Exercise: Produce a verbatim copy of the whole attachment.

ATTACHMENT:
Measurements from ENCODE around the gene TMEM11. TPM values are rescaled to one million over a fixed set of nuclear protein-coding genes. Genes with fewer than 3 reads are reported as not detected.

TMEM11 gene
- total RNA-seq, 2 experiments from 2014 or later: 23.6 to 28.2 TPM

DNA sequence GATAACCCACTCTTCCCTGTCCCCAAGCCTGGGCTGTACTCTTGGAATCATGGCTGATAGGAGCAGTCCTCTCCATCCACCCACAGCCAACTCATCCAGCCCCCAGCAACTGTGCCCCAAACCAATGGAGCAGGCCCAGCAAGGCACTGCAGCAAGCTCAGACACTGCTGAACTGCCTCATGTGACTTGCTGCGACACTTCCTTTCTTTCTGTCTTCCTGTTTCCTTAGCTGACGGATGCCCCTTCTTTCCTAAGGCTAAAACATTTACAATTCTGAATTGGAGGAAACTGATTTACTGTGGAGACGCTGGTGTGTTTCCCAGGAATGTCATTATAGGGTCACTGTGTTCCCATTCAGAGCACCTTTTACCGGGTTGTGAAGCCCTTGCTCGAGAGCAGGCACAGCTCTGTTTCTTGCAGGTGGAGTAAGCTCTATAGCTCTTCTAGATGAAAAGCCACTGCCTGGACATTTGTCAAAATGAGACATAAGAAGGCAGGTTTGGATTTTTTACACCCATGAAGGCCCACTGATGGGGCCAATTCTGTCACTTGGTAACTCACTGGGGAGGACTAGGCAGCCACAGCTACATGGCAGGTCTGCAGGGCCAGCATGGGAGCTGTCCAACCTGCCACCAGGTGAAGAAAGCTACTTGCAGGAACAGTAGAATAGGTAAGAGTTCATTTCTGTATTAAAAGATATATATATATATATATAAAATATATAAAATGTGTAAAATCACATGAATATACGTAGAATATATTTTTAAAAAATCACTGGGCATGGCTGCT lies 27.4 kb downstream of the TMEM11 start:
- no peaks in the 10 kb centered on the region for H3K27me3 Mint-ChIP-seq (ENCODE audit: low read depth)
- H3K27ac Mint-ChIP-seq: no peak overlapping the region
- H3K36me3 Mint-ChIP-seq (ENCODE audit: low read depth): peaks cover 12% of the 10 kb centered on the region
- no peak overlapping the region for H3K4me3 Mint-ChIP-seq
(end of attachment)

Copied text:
Measurements from ENCODE around the gene TMEM11. TPM values are rescaled to one million over a fixed set of nuclear protein-coding genes. Genes with fewer than 3 reads are reported as not detected.

TMEM11 gene
- total RNA-seq, 2 experiments from 2014 or later: 23.6 to 28.2 TPM

DNA sequence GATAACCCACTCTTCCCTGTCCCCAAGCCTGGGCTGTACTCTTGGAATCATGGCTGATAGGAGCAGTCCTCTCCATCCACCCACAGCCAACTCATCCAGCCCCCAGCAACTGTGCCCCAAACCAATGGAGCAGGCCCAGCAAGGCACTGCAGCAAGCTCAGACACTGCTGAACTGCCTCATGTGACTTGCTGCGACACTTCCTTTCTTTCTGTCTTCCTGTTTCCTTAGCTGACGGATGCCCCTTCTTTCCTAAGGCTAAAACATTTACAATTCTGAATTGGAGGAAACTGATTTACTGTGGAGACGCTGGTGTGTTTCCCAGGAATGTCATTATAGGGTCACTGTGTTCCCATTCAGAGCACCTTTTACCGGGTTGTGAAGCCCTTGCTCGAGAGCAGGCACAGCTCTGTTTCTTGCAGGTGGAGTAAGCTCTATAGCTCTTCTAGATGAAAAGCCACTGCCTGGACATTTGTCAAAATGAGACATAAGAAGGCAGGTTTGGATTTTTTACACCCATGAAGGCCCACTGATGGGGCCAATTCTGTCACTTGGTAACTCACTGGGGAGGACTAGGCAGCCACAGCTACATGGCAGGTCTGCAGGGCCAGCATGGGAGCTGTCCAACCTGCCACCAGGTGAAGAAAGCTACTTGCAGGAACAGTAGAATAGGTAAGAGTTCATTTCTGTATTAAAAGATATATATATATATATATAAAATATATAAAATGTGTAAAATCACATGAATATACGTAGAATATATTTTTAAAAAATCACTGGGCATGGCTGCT lies 27.4 kb downstream of the TMEM11 start:
- no peaks in the 10 kb centered on the region for H3K27me3 Mint-ChIP-seq (ENCODE audit: low read depth)
- H3K27ac Mint-ChIP-seq: no peak overlapping the region
- H3K36me3 Mint-ChIP-seq (ENCODE audit: low read depth): peaks cover 12% of the 10 kb centered on the region
- no peak overlapping the region for H3K4me3 Mint-ChIP-seq